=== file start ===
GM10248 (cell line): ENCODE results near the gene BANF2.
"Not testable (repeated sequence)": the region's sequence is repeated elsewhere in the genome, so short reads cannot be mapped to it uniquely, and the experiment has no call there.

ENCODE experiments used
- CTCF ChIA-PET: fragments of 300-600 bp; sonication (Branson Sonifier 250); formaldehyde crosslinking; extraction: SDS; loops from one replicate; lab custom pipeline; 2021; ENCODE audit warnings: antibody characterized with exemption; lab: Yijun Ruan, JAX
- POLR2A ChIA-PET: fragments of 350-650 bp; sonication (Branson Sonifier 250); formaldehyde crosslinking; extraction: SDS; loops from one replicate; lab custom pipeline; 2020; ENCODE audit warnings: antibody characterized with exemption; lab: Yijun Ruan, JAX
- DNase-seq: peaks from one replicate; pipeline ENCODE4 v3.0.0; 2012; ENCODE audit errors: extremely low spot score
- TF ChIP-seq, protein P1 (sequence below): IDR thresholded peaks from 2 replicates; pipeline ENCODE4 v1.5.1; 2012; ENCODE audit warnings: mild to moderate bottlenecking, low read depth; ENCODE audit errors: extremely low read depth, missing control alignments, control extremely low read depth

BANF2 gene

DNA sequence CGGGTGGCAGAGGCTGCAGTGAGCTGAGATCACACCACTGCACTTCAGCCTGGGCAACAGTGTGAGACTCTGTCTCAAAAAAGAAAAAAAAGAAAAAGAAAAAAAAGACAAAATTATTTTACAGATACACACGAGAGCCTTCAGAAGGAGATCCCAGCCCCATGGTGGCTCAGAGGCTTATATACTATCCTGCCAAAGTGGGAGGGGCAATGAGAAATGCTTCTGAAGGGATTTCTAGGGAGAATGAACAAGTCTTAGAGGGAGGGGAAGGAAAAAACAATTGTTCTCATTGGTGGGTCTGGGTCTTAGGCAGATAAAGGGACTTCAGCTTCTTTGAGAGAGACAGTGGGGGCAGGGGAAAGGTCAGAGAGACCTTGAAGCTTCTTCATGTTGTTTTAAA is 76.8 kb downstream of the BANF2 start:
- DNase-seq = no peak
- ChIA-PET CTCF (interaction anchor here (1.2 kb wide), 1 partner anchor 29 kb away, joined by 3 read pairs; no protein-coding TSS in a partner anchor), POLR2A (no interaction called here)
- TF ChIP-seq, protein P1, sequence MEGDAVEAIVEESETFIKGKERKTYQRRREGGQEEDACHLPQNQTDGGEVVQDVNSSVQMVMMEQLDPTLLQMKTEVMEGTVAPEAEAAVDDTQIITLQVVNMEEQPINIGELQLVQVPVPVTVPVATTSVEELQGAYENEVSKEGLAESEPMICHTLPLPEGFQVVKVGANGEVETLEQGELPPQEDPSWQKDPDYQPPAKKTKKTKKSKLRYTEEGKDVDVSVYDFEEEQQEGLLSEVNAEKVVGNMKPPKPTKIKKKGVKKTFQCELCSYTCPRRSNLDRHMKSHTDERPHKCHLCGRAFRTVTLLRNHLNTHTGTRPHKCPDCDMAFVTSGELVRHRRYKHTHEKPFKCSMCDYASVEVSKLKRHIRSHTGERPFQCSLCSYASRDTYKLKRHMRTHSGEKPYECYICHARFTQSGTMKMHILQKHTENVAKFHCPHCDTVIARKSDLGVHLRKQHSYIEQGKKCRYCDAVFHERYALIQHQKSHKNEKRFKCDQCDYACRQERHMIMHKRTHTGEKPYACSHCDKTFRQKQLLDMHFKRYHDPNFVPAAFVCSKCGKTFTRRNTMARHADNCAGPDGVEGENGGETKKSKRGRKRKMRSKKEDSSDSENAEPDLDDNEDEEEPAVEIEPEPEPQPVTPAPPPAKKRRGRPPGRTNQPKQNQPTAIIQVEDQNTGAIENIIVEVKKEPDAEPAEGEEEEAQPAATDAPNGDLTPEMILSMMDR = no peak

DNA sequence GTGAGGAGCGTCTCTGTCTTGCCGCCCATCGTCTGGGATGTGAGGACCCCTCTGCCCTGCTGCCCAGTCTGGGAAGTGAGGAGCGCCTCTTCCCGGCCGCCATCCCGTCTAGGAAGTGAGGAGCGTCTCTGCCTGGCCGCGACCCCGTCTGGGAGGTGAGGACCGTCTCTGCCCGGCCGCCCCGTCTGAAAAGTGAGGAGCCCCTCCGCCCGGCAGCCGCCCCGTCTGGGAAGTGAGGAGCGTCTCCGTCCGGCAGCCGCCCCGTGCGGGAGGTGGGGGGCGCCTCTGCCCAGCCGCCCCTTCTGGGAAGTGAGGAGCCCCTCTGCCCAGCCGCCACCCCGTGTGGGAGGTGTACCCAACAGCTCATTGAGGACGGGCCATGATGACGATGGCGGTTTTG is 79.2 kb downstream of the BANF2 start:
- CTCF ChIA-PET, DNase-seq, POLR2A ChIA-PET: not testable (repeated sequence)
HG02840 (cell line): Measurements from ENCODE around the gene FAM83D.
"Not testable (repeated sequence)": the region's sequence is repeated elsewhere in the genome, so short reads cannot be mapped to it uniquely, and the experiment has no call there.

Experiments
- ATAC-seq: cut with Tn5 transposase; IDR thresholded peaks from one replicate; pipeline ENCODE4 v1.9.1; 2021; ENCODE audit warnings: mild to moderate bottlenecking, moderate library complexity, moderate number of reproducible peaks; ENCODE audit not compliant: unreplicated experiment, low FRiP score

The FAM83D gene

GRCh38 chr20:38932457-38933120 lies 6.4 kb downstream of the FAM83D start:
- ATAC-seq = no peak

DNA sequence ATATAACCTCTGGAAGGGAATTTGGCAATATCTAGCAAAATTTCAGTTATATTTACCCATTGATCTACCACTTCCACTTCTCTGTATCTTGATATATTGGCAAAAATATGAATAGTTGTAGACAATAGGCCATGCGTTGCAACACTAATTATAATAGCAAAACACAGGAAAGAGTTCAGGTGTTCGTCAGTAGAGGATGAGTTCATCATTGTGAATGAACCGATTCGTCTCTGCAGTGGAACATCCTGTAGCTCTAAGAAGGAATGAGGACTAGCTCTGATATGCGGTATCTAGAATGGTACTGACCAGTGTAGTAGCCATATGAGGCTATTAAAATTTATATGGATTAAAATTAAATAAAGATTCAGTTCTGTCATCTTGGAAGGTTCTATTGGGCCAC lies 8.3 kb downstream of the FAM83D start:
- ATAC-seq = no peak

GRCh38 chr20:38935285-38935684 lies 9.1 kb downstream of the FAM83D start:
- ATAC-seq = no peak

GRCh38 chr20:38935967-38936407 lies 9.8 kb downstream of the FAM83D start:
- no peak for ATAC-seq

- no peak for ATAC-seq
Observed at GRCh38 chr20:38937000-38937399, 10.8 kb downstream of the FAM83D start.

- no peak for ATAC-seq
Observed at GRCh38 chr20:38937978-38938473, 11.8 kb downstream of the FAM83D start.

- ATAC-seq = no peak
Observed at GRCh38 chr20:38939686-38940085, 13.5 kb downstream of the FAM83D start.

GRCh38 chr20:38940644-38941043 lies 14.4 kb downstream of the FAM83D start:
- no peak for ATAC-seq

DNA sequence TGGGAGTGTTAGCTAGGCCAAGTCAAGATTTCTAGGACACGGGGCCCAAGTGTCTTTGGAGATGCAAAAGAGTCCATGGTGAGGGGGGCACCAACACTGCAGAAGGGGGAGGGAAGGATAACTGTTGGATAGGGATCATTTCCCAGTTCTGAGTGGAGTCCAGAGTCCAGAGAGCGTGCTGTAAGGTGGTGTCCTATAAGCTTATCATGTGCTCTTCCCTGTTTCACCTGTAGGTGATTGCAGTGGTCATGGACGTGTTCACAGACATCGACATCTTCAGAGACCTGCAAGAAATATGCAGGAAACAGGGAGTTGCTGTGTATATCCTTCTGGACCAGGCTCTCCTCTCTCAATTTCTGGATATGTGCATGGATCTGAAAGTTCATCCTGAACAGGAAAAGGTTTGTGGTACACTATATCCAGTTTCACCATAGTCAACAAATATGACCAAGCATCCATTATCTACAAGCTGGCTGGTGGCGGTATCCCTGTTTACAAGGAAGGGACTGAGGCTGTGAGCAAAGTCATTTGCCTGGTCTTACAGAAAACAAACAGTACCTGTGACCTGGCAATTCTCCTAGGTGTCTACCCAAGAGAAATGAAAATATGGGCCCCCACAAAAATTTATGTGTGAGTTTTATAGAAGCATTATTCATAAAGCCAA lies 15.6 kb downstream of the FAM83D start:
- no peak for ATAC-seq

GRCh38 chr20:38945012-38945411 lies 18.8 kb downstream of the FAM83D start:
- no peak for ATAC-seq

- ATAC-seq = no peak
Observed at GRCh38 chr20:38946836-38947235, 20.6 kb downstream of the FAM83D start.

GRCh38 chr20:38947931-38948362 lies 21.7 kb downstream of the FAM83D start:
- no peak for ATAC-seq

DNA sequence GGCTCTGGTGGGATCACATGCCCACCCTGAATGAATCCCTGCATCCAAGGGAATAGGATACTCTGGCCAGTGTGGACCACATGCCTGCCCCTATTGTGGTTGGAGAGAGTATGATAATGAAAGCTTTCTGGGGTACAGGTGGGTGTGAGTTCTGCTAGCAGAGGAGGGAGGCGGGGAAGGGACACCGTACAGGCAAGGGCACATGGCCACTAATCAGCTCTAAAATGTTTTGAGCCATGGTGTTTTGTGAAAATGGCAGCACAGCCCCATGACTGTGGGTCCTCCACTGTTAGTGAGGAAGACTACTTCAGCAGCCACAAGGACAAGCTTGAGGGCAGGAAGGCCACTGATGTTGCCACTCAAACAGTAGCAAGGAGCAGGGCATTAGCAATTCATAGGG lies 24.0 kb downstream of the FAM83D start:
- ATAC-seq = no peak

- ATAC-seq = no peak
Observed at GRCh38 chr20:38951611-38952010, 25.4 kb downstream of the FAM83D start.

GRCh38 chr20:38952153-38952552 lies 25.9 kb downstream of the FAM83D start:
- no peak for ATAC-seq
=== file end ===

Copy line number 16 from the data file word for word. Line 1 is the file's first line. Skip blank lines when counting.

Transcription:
"Not testable (repeated sequence)": the region's sequence is repeated elsewhere in the genome, so short reads cannot be mapped to it uniquely, and the experiment has no call there.